The purposively selected location was Bhaktapur district, in central Nepal fifteen kilometers east of the capital, Kathmandu. It is one of 75 districts in Nepal, and is in the most urbanized part of the country, with 55.1% of the total population of 304,651 residents considered urban [20]. The population is predominantly of the Newar ethnicity, and most residents are farmers, semi-skilled or unskilled laborers, or daily wage earners [20]. According to the Department of Health Services’ annual report, the estimated adolescent population aged 10-19 years in 2011-12 was 6947 (21.9% of total population). This location was selected because Bhaktapur district is implementing the ASRH program [21], which means this survey can be used as an assessment of need or as a baseline for determination of the impact of those services.

2.2. Participants

Education system in Nepal can be classified as school education and higher education. School education comprises primary level of class 1–5, lower secondary and secondary levels includes class 6–8 and 9–10 respectively. A national level School Leaving Certificate (SLC) examination is conducted at the end of class 10. Class 11 and 12 are considered as higher secondary schools. Higher Secondary Education Board (HSEB) supervises higher secondary schools which are mostly under private management. Previously these grades were under the university system and were run as proficiency certificate level. However some universities still offer these programs, the policy now is to incorporate these class into school system.

The study participants were students of class (grade) XI and XII, who were studying in one of three local higher secondary schools from September 2013 to January 2014.

The inclusion criteria were any adolescent aged 15-19 years, irrespective of gender. Any student who was too sick to participate or unable to write a response to the questions was excluded. Consent was sought, as explained below.

Bhaktapur district contains two municipalities, Thimi and Bhaktapur municipality. The district has thirteen co-educational secondary schools and five government secondary schools. For this study, we purposively sampled a total of three government schools from two municipalities. The sample was proportionately divided between the three schools according to each school’s total population, as reported in a document obtained from the District Education Office in Bhaktapur [22].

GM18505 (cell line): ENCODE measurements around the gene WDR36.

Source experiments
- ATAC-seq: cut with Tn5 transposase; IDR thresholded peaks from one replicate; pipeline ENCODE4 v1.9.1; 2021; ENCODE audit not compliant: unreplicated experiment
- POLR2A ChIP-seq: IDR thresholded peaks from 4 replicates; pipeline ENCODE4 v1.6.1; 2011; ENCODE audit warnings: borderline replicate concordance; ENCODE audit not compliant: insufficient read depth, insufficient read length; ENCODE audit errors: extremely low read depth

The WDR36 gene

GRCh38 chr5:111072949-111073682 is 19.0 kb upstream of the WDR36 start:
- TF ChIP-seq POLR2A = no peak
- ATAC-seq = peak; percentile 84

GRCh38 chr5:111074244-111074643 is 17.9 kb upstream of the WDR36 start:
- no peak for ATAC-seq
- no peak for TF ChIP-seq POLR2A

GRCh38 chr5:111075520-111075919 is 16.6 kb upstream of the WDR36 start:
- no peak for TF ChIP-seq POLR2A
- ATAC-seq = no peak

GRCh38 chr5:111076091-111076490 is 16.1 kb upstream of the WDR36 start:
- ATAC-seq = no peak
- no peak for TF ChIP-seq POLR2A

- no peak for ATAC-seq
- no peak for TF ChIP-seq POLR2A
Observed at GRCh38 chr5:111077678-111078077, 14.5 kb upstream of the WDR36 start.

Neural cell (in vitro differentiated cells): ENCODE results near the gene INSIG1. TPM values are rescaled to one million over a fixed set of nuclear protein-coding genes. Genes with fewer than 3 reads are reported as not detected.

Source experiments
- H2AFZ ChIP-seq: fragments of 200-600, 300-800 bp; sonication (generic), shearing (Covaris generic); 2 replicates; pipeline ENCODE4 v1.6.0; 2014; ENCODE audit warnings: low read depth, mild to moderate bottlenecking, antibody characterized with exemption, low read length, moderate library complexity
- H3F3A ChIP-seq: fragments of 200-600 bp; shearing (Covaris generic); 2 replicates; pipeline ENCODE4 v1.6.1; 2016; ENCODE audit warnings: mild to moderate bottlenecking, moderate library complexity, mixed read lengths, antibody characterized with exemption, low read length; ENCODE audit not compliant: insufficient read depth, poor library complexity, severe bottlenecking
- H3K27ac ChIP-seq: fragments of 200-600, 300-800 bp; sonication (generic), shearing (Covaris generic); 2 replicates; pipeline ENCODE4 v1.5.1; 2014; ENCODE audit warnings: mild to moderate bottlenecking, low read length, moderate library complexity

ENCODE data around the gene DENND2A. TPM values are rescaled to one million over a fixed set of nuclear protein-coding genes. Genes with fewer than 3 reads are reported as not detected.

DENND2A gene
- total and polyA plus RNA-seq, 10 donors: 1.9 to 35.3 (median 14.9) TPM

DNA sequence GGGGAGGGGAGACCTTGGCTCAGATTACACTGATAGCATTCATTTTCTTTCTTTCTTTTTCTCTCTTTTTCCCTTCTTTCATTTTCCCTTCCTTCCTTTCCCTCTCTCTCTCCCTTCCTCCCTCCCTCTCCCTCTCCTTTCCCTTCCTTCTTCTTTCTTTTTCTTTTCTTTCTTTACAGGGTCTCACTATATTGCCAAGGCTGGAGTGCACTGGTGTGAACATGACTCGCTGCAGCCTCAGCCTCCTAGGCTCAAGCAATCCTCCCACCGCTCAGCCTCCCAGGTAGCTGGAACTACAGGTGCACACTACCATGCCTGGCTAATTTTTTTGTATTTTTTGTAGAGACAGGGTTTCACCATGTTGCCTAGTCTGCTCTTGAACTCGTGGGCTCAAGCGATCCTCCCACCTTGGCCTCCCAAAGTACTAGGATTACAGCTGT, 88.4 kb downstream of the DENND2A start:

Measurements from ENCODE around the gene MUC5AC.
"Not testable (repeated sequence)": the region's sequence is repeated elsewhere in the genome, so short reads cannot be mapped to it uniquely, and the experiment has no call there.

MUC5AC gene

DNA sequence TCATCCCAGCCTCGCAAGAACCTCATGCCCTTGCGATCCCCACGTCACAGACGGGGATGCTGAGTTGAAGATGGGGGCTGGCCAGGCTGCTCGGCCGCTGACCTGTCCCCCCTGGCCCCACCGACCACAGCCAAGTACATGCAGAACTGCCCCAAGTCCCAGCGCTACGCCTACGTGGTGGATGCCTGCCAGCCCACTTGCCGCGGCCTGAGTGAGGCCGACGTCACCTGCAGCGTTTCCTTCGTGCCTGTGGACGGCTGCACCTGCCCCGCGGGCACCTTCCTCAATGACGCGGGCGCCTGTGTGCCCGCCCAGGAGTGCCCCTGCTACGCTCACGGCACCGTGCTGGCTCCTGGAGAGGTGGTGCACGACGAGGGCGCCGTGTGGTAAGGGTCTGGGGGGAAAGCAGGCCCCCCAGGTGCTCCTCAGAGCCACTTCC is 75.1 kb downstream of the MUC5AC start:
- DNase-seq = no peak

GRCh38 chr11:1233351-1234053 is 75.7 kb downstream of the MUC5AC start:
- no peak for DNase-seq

A previous study in Nepal estimated reproductive health service utilization among adolescents aged 15-19 at 33.8% those who are still at school [15]. At 95% Confidence Interval (CI) with an allowable error level of 5%, the study required a sample of 339 persons. Allowing for a 10% non-response rate, the sample size was 373.

The study used systematic random sampling. In each school, the total number of students was divided by the desired sample size and students were picked from attendance registers based on that interval (Table 1).

2.3. Questionnaire Development

This study investigated demographic characteristics, perceived SRH needs, SRH service preferences, and service utilization. It was adapted from previous studies, and a WHO-recommended questionnaire for adolescent SRH was added [23, 24, 25]. Modifications were made to the original questionnaire to reflect the cultural context of Nepal, and a local public health and medical graduate helped to translate the questionnaire into Nepali. Modifications were made to the skip pattern of the questionnaire (in that sexually active students asked to complete an additional section), and sexual activity-related questions were rephrased into local Newari dialect.

We pre-tested the questionnaire with 34 participants in a government secondary school in Balkumari, Kathmandu district, Nepal. The age, background, and grade level of the students were similar to study participants.

After pretesting, the Cronbach alpha’s value was checked in different components of the questionnaire. The scale-reliability coefficient of knowledge of ASRH services was 0.8490, and for perceived ASRH needs, it was 0.8154. For ASRH service utilization question, it was 0.8183, and for questions on sexual activity it was 0.8012.

2.4. Ethical Approval, Institutional Permission, and Participant Consent Procedures

Ethical approval was obtained from the Institutional Ethical Review Board of James P. Grant School of Public Health, BRAC University, prior to the data collection. Study instruments were also reviewed and approved by the Bhaktapur District Education Office in coordination with the Bhaktapur District Health Office. The study also received approval from the higher secondary school committee before data collection. Principals sent a letter and parental consent form to all parents whose children were under 18 years of age. Written informed consent was taken from all of these parents and from all research participants (irrespective of their age) before data collection. An information sheet describing the study purposes, risks and benefits of participation, confidentiality procedure, and right to decline participation was given to all participants at the time of the consent process.